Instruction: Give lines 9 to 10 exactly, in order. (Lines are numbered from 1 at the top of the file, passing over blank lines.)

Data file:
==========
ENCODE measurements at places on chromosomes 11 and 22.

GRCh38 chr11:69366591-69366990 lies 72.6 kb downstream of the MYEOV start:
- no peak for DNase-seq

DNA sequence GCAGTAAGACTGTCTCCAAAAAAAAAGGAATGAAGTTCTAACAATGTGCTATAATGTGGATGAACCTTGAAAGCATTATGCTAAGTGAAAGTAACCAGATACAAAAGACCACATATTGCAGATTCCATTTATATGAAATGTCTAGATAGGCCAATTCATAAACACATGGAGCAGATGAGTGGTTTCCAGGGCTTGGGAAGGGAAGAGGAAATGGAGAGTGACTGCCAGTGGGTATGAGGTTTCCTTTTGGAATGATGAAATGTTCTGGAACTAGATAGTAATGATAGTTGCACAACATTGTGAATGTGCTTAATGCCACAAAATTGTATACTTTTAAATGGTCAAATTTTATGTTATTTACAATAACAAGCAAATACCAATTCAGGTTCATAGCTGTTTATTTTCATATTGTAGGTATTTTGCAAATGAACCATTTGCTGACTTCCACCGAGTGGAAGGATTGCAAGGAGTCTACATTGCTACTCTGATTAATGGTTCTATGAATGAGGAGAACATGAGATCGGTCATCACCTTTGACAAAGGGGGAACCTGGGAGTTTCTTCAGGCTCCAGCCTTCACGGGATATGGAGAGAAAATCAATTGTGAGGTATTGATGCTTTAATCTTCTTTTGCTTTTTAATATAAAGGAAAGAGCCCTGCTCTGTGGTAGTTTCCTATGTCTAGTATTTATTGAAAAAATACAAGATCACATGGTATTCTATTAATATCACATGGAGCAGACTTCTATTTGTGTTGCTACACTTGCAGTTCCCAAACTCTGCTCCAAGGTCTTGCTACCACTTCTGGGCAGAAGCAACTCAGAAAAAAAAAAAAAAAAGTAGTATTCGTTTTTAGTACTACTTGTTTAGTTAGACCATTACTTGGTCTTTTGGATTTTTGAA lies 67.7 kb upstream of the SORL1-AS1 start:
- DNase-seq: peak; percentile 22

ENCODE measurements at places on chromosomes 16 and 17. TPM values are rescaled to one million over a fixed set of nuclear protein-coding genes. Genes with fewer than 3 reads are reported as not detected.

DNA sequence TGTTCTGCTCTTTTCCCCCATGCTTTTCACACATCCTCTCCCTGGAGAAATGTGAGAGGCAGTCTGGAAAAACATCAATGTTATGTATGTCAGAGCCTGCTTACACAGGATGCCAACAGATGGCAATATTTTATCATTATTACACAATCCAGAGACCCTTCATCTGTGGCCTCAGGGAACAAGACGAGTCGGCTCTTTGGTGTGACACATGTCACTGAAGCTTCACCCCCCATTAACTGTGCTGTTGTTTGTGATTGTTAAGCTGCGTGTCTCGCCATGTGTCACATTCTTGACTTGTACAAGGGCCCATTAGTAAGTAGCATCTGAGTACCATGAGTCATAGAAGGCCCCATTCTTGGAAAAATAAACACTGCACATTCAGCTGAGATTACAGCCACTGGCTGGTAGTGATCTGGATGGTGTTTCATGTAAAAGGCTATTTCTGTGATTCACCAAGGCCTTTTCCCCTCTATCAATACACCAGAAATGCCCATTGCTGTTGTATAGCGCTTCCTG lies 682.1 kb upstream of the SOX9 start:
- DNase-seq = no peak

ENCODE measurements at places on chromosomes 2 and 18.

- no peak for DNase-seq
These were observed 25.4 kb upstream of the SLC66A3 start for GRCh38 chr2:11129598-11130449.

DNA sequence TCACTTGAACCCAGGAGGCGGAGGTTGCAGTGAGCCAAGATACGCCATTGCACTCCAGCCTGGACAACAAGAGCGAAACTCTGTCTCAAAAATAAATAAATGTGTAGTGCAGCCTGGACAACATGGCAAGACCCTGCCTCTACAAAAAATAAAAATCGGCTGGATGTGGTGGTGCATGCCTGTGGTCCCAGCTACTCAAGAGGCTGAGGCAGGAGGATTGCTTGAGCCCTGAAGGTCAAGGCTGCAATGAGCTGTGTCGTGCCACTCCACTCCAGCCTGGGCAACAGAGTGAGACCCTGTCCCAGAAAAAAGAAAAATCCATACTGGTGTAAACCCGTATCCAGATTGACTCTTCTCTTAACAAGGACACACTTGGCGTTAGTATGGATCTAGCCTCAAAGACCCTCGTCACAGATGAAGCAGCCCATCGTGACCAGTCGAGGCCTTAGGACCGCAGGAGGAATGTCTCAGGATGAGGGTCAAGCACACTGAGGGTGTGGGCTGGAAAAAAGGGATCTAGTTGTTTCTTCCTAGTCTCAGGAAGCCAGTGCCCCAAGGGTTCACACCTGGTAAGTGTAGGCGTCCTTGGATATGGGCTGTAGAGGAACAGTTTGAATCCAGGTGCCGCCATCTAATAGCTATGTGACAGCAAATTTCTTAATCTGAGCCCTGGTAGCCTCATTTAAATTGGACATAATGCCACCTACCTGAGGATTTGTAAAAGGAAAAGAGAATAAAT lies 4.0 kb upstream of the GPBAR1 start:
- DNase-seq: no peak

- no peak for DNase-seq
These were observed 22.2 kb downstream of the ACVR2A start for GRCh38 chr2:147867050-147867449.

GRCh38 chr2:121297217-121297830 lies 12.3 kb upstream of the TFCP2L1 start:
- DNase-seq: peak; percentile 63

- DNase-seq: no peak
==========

ENCODE measurements at places on chromosomes 2 and 18.

- no peak for DNase-seq